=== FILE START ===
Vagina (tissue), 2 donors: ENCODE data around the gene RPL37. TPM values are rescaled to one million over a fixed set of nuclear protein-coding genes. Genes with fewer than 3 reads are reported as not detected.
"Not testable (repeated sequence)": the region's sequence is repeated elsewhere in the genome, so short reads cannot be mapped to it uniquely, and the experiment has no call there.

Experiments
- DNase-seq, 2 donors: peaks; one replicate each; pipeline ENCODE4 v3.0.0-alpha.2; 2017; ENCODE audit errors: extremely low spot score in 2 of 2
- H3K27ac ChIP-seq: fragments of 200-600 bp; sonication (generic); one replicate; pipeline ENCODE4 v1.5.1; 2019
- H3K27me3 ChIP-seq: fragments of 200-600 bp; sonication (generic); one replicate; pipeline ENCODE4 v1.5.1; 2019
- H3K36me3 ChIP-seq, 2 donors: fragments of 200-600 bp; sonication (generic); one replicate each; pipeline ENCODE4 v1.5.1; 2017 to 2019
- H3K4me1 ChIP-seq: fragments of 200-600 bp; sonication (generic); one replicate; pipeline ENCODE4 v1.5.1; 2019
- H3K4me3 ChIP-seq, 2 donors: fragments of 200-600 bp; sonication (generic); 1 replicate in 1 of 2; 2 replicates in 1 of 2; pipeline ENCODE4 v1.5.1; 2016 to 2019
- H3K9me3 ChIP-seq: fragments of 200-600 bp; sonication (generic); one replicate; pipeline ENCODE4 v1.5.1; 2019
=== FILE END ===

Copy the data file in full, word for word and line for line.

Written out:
Vagina (tissue), 2 donors: ENCODE data around the gene RPL37. TPM values are rescaled to one million over a fixed set of nuclear protein-coding genes. Genes with fewer than 3 reads are reported as not detected.
"Not testable (repeated sequence)": the region's sequence is repeated elsewhere in the genome, so short reads cannot be mapped to it uniquely, and the experiment has no call there.

Experiments
- DNase-seq, 2 donors: peaks; one replicate each; pipeline ENCODE4 v3.0.0-alpha.2; 2017; ENCODE audit errors: extremely low spot score in 2 of 2
- H3K27ac ChIP-seq: fragments of 200-600 bp; sonication (generic); one replicate; pipeline ENCODE4 v1.5.1; 2019
- H3K27me3 ChIP-seq: fragments of 200-600 bp; sonication (generic); one replicate; pipeline ENCODE4 v1.5.1; 2019
- H3K36me3 ChIP-seq, 2 donors: fragments of 200-600 bp; sonication (generic); one replicate each; pipeline ENCODE4 v1.5.1; 2017 to 2019
- H3K4me1 ChIP-seq: fragments of 200-600 bp; sonication (generic); one replicate; pipeline ENCODE4 v1.5.1; 2019
- H3K4me3 ChIP-seq, 2 donors: fragments of 200-600 bp; sonication (generic); 1 replicate in 1 of 2; 2 replicates in 1 of 2; pipeline ENCODE4 v1.5.1; 2016 to 2019
- H3K9me3 ChIP-seq: fragments of 200-600 bp; sonication (generic); one replicate; pipeline ENCODE4 v1.5.1; 2019